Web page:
After some research I found an example where I can find tables and its columns with NULL values. But the function also returns true when the column is empty. It gives me errors when I try to add an or statement. How can I modify the function so it returns also true when the column contains blank values? This is the function I found:

create function has_nulls(p_schema in text, p_table in text, p_column in text)
                returns boolean language plpgsql as $$
  b boolean;
  execute 'select exists(select * from '||
          p_table||' where '||p_column||' is null)' into b;
  return b;
  • Hi and welcome to the forum! Please always put the version of your server in the question, either as a tag or in the text of the question itself (near the beginning). Help us to help you! :-)
    – Vérace
    Dec 2 '20 at 8:00
  • WHERE coalesce(col, '') ~ '^[[:space:]]*$' Dec 2 '20 at 8:31
  • So do you have your answer? Dec 24 '20 at 23:57

Assuming "empty" and "blank values" means empty string ('').

This function checks whether the passed table has any NULL or empty values ('') in the passed column (which must be a string type or some other type where the empty string is valid; not the case for numeric types for instance):

CREATE FUNCTION f_has_missing(_tbl regclass, _col text, OUT has_missing boolean)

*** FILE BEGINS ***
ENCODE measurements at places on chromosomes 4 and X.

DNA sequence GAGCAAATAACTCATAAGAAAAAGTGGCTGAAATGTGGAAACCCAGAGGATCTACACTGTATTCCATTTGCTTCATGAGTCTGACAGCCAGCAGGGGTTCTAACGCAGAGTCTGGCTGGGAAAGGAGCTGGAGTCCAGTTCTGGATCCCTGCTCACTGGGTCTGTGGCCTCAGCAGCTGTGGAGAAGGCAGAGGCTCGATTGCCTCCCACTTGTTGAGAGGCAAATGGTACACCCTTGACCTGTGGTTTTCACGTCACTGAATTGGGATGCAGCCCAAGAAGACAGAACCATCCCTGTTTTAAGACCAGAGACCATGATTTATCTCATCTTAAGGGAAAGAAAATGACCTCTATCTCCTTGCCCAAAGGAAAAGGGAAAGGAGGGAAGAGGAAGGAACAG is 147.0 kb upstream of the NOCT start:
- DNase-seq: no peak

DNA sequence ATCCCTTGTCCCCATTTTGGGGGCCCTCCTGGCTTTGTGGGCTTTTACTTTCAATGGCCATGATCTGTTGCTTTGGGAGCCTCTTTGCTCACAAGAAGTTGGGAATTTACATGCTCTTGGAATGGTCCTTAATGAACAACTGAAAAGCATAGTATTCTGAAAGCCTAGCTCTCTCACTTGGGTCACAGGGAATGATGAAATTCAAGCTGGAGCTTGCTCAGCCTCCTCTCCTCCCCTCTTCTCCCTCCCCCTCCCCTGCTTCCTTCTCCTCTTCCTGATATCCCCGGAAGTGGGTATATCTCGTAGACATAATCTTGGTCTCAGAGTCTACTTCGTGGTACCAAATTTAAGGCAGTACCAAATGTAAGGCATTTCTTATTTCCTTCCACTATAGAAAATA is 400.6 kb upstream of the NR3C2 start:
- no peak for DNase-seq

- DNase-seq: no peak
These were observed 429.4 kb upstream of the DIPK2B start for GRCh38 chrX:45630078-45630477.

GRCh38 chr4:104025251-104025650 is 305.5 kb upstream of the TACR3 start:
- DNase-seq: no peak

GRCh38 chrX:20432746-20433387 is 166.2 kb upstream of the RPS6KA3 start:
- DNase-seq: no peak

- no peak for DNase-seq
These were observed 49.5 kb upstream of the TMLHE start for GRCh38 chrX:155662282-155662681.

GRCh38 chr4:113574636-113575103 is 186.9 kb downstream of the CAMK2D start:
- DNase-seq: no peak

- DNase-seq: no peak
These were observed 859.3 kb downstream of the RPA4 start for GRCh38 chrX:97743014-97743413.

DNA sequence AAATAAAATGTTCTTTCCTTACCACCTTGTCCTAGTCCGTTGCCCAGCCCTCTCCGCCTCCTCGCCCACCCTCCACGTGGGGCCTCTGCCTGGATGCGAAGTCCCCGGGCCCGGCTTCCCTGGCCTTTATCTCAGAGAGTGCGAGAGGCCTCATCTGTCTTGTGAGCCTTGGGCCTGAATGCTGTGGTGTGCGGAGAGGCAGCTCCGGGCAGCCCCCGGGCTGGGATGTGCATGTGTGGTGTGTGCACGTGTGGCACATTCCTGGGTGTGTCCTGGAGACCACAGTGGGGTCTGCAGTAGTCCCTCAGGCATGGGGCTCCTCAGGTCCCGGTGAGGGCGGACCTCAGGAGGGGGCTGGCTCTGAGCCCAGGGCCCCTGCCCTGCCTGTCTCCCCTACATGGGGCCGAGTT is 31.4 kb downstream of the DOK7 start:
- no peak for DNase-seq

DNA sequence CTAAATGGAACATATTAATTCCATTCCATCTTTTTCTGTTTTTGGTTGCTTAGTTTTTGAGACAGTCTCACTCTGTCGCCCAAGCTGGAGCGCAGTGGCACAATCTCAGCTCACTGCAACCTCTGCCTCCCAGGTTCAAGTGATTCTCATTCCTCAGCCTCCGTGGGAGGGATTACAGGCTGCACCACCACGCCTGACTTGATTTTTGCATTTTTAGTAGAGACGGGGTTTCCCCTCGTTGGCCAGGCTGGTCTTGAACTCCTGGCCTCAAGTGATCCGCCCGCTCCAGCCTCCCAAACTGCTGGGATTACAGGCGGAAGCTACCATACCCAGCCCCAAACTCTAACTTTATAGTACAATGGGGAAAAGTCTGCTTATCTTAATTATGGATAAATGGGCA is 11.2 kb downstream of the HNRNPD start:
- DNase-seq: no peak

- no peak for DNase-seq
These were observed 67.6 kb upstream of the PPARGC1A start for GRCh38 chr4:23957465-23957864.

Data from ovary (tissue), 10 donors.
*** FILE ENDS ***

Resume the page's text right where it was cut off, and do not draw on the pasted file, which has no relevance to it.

LANGUAGE plpgsql AS
   format($$SELECT EXISTS (SELECT FROM %s WHERE %2$I = '' OR %2$I IS NULL)$$, _tbl, _col)
   INTO has_missing;


SELECT f_has_missing('tablename', 'column')

Or, optionally, schema-qualified:

SELECT f_has_missing('schema.tablename', 'column')

db<>fiddle here

Probably most important: Never concatenate parameter values into SQL code blindly. That's begging for SQL injection. I sanitized the code with format(). See:

There are a couple of smart expressions to check for both:

(string_col = '') IS NOT FALSE
(string_col <> '') IS NOT TRUE
coalesce(string_col, '') = ''


But I chose this plain and more verbose expression for two reason:

string_col = '' OR string_col IS NULL

I have grown fond of simple, obvious code, and none of the above is as clear as this. But more importantly, this expression can use an index on (string_col), while the above cannot - which makes a big difference for big tables. See the added demo in the fiddle!

db<>fiddle here

Obviously, we want a different name for the function than "has_nulls", now.

I use an OUT parameter for convenience and short code. Now we can assign to it and be done.

And I use regclass as IN parameter for the table name. This way I can provide a schema explicitly or not. Again, see:

Aside, one might loop through all columns of a table or a whole db to find any such column at once. Related:

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